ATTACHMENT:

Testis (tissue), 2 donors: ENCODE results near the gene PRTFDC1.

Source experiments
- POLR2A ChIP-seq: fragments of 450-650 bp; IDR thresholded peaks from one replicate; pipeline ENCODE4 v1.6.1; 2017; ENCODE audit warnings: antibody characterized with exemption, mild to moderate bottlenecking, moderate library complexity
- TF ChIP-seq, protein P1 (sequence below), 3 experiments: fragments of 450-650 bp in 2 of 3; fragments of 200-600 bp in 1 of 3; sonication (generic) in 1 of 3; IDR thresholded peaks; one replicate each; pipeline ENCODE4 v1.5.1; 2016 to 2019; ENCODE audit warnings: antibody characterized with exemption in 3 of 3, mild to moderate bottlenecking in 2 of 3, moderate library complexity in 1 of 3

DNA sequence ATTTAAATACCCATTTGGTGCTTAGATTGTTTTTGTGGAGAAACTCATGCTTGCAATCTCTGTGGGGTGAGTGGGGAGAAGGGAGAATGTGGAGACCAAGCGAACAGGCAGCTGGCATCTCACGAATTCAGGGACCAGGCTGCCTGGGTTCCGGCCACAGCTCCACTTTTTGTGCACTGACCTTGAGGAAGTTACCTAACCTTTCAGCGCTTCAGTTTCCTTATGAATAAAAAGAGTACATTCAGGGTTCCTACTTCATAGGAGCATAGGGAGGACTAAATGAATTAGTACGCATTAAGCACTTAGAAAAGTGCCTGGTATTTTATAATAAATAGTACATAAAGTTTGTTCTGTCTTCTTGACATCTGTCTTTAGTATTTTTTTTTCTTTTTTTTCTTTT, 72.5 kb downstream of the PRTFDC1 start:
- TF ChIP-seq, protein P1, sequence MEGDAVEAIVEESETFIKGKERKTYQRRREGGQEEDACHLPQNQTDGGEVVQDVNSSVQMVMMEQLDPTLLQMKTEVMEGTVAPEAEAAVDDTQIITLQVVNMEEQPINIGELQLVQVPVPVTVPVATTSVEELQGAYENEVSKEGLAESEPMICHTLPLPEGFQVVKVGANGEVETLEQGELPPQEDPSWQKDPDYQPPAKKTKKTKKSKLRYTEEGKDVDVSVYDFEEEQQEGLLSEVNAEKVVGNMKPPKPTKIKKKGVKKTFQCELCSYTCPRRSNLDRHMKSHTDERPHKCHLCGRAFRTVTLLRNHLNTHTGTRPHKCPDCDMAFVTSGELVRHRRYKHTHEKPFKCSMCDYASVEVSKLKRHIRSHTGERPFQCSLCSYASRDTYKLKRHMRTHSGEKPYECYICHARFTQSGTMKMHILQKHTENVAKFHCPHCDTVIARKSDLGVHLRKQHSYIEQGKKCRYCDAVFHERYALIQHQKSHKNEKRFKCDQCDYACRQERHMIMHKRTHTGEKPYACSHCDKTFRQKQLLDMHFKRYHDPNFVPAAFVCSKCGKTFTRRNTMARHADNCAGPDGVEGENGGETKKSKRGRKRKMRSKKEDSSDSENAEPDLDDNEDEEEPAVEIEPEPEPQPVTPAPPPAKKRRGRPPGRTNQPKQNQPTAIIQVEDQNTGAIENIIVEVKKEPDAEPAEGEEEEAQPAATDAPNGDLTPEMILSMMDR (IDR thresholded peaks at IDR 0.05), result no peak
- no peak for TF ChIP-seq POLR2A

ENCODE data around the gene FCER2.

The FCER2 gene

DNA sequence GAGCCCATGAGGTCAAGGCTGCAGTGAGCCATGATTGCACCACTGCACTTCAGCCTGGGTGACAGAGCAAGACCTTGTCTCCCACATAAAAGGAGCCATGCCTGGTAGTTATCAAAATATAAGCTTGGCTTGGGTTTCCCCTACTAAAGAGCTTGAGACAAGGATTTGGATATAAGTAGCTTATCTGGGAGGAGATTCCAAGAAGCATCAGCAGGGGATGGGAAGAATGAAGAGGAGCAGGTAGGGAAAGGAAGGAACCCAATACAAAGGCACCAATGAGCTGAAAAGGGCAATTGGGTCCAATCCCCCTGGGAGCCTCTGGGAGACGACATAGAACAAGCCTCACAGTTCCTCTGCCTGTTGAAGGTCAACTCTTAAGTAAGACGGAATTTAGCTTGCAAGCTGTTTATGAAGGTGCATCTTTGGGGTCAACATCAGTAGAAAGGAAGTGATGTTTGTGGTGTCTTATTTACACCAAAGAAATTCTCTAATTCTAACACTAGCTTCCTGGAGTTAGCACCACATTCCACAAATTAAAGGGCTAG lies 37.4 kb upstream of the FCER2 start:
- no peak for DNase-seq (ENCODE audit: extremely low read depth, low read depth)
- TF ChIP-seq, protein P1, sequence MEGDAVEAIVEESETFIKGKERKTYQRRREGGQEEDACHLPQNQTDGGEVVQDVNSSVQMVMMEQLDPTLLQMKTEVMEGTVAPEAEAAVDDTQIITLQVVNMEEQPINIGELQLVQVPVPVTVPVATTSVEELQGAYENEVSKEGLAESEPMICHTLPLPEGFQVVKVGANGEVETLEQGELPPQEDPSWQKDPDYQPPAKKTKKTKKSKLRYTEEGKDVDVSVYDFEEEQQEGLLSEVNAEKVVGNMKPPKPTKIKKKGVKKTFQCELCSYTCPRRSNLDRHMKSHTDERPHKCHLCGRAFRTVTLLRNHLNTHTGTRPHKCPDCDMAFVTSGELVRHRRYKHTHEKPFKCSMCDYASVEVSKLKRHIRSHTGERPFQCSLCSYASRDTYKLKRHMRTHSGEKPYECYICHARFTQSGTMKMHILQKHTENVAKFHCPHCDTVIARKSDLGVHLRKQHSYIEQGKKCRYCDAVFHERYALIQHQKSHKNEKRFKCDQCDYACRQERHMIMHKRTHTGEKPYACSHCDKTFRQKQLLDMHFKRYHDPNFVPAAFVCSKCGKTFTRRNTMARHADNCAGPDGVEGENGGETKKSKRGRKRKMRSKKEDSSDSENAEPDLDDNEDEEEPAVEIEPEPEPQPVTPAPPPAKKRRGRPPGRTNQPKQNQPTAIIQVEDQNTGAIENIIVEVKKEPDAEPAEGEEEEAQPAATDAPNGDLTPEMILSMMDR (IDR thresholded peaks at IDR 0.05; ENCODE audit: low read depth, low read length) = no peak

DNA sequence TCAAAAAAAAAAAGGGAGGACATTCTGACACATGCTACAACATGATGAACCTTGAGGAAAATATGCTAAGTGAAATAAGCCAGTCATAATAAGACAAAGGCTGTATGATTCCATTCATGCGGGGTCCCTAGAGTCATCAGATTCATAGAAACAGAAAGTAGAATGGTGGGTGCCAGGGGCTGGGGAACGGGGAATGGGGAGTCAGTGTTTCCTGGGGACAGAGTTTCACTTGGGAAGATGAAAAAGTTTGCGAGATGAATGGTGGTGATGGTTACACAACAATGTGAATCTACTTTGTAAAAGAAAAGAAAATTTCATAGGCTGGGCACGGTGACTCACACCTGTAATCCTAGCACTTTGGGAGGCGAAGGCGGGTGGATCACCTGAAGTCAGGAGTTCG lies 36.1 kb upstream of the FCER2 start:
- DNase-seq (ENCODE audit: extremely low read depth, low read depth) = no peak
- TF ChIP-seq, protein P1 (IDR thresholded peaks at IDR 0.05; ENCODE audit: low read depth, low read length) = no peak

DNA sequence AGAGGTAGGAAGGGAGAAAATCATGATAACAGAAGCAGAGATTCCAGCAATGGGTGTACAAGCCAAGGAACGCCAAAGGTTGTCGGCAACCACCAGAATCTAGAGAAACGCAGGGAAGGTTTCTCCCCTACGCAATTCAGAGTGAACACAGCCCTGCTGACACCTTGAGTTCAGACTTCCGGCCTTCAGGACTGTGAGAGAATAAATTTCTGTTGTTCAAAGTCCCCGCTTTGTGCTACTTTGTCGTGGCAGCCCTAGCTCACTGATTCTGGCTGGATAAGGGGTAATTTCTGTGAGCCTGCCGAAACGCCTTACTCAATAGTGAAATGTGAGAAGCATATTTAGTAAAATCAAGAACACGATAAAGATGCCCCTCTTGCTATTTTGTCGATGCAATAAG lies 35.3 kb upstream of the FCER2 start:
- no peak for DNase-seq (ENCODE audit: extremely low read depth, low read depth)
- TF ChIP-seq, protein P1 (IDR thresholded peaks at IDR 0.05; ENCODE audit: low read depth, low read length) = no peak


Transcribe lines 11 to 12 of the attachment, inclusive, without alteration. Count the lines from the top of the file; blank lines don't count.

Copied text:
- no peak for DNase-seq (ENCODE audit: extremely low read depth, low read depth)
- TF ChIP-seq, protein P1, sequence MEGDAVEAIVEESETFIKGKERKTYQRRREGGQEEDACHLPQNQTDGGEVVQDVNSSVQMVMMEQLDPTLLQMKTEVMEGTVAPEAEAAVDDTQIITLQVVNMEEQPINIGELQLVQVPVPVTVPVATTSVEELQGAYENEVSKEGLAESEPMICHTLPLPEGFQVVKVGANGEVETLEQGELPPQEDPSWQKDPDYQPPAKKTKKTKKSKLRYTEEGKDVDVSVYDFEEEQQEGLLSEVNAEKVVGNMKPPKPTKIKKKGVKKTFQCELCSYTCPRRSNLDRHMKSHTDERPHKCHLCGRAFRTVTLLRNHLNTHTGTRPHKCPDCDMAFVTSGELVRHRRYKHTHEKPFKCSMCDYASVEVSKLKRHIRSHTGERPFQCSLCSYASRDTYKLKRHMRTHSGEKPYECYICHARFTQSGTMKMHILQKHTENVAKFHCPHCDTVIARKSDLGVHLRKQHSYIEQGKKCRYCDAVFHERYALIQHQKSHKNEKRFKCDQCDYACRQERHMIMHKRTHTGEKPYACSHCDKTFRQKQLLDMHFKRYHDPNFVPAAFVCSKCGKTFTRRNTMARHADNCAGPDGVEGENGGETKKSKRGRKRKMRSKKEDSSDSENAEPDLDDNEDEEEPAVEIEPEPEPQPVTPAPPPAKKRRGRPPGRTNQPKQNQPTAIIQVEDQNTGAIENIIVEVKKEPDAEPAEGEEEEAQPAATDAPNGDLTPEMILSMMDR (IDR thresholded peaks at IDR 0.05; ENCODE audit: low read depth, low read length) = no peak